[00:04:40] Ellen Wermter: You know, let it be the star. So one of the things I do for education is I go to a local university and I do a lecture onne. But even that, you know, it’s one one hour lecture and I’m hoping that it, it sort of plants the seed. I think a lot of people know it’s important, they just don’t really know what to do about it, you know, and if it’s, if it’s primary care, there are so many other things that they’re trying to address that it’s really hard.

[00:05:06] Ellen Wermter: I mean, when I do my detailed sleep history, That takes a while and it’s a great sleep history. You know, we go into every, but that would be an entire more than a visit for at your P C P, just dedicated to that. So I, I do think more attention would be great, at least to get people to somebody who can do that more detailed workup for them.

[00:05:27] Ellen Wermter: Or at least being able to pick up on some of the, you know, catch things earlier. Pick up on some of those cues before they’re a problem.

[00:05:35] Jessica O’Reilly: So if you think you have sleep issues and you, you know, your doctor maybe isn’t asking about it, what can you do? What, what questions can you ask? How can you even get a referral

[00:05:45] Ellen Wermter: to somebody like you?

[00:05:46] Ellen Wermter: Yeah. A lot of insurances don’t require a referral, but the ones that do, I think if you go to your. Primary care provider and just say, look, I’m struggling with this. I think it might help for me to go to speak to somebody about sleep. They’re [00:06:00] usually more than happy to sort of get that off their plate. I think just sometimes they’re not, it’s not the first thing they’re thinking about because they have all those other check boxes to take care of.

[00:06:09] Ellen Wermter: But if you bring it up as. This is my problem and this is what I’m dealing with. And, and I think a, a referral to sleep would be helpful for me. Usually they’re more than happy to help out. And again, a lot of places you can just find someone directly and just call them up and say, Hey, I wanna come talk to somebody about my sleep.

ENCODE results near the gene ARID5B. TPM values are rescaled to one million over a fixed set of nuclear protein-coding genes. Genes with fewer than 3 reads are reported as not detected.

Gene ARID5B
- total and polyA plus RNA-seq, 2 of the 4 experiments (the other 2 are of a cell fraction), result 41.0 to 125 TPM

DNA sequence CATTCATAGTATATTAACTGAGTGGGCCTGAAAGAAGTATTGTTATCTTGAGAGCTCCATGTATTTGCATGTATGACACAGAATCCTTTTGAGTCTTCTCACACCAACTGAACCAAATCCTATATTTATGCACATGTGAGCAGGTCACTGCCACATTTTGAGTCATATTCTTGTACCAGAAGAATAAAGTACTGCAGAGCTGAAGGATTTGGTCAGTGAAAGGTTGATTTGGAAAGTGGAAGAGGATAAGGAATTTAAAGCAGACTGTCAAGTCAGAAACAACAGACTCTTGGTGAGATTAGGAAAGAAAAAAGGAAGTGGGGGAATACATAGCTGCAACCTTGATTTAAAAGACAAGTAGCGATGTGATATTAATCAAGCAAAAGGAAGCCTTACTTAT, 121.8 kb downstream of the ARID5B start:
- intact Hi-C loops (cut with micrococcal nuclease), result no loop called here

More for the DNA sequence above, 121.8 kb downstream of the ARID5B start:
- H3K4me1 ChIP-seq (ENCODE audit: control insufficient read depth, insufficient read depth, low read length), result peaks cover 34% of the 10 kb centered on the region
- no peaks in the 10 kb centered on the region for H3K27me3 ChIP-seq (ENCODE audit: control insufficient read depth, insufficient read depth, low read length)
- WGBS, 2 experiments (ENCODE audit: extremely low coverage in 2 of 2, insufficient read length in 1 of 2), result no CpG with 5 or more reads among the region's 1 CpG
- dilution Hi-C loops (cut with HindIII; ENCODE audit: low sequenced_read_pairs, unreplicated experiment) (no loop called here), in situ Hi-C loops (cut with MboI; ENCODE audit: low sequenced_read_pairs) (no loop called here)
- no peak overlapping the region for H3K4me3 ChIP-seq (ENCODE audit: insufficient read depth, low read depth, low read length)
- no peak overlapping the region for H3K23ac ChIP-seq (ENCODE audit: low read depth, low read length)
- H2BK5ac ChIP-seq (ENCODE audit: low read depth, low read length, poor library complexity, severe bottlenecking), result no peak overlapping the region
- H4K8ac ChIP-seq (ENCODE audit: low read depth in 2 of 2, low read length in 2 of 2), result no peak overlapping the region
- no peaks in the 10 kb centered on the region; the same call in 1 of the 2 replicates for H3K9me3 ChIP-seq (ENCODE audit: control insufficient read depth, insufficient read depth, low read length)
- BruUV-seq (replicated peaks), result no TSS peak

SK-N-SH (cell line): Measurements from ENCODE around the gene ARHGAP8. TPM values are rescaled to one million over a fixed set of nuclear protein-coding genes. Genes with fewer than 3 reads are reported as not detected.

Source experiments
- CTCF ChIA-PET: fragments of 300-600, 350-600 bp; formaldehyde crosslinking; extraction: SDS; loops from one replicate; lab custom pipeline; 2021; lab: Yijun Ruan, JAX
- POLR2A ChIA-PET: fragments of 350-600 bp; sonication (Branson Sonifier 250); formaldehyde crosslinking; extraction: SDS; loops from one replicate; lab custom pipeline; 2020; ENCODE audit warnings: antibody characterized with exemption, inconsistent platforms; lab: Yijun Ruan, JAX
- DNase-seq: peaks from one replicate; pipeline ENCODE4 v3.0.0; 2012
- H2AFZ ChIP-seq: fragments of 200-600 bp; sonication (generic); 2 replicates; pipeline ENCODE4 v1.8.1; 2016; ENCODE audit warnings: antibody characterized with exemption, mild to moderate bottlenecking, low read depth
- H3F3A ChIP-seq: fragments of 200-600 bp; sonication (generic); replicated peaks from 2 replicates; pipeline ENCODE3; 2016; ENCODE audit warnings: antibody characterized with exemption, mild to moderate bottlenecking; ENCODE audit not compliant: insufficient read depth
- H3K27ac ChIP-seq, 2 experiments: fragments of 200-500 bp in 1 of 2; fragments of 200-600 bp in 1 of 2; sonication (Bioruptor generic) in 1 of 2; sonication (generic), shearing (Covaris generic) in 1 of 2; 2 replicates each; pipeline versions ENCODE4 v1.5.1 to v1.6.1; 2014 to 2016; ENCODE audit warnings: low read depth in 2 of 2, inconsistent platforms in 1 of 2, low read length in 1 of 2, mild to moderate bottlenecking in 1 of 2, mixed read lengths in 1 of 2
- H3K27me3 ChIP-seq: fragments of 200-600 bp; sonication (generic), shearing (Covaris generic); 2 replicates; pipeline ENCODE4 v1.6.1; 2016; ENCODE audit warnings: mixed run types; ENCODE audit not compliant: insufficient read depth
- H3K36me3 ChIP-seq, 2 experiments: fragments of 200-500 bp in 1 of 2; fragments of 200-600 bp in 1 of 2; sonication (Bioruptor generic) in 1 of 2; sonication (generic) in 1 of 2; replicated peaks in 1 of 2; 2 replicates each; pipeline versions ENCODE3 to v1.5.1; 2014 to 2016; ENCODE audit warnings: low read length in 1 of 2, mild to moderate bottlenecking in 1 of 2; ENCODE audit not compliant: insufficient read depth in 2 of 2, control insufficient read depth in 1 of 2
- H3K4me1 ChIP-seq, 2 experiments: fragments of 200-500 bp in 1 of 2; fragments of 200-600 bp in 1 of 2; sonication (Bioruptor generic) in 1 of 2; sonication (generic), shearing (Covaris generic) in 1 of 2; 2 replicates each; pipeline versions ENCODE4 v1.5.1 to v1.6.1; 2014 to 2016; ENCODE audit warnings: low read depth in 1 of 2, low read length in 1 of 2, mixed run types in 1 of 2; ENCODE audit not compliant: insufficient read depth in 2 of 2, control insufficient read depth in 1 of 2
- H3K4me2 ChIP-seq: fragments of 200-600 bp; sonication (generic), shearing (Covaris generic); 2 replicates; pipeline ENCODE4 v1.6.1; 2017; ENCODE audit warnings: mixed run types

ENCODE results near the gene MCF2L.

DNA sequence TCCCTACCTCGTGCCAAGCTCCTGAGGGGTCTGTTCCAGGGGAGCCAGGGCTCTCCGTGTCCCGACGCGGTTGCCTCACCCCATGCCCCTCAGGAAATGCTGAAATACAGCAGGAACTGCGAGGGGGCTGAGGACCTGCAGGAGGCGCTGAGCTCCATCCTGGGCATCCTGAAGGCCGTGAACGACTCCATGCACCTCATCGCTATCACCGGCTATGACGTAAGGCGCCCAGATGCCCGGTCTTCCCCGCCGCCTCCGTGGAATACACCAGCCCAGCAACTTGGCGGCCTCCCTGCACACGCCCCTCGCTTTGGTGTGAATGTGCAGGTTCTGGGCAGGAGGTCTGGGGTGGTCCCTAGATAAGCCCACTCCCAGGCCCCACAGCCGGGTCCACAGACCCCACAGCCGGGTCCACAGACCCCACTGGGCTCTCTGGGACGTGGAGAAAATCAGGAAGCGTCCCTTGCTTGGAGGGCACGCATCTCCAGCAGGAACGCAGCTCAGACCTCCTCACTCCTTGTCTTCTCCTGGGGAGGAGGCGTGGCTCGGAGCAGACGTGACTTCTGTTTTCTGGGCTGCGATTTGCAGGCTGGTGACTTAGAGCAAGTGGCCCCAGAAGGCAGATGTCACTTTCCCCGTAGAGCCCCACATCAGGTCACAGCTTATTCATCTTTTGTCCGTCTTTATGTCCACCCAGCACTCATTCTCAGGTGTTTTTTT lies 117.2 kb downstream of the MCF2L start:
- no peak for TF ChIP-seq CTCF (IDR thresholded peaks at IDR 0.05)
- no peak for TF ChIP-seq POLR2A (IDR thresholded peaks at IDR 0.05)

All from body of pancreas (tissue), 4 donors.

[00:06:28] Ellen Wermter: Do I need a referral in the front desk? Usually they know based on your insurance if you need one or not. And they can, you know, if you need one, you can go back to your primary care in Galvan.

[00:06:36] Jessica O’Reilly: Okay, so I, I wanna talk about emotional regulation and emotional intelligence or literacy because it pertains so significantly to relationships and to sex.

[00:06:44] Jessica O’Reilly: However, I, I have to ask a quick question about the sleep clinics because someone very close to me went to his sleep clinic and he got in his head and he couldn’t even get a moment’s rest. Now I’m sure he slept cuz I know him very well and he always says he doesn’t sleep when I know he sleeps, cuz I could hear him snoring.

[00:07:01] Jessica O’Reilly: And it’s not Brandon either. I’m asking, I’m asking for a friend without naming the friend. So how effective are those sleep clinics? Because it’s like a, a manufactured in environment,

[00:07:14] Ellen Wermter: right? Well, I think, you know, as with everything, there are going to be good experiences and bad experiences. I think in a case like insomnia, it’s really important to find someone who.

[00:07:27] Ellen Wermter: Works with insomnia patients and that’s what they do. If you go to sleep clinic, the first thing they’re gonna do is rule out sort of sleep disorders and usually top of that list is sleep apnea. So sometimes people go and they almost have a negative experience because they’re like, they just wanted to diagnose me with sleep apnea.

[00:07:43] Ellen Wermter: And it’s not that, that’s not the problem. There’s a reason for that and that’s because sleep apnea can cause. Insomnia. And so it’s good to know if it’s there because we can do all the behavioral things to treat the insomnia, but if there’s underlying sleep apnea, it’s going to, it’s going to be a little harder to [00:08:00] budget or it’s not gonna have the full effect that it might if we’re not treating that too.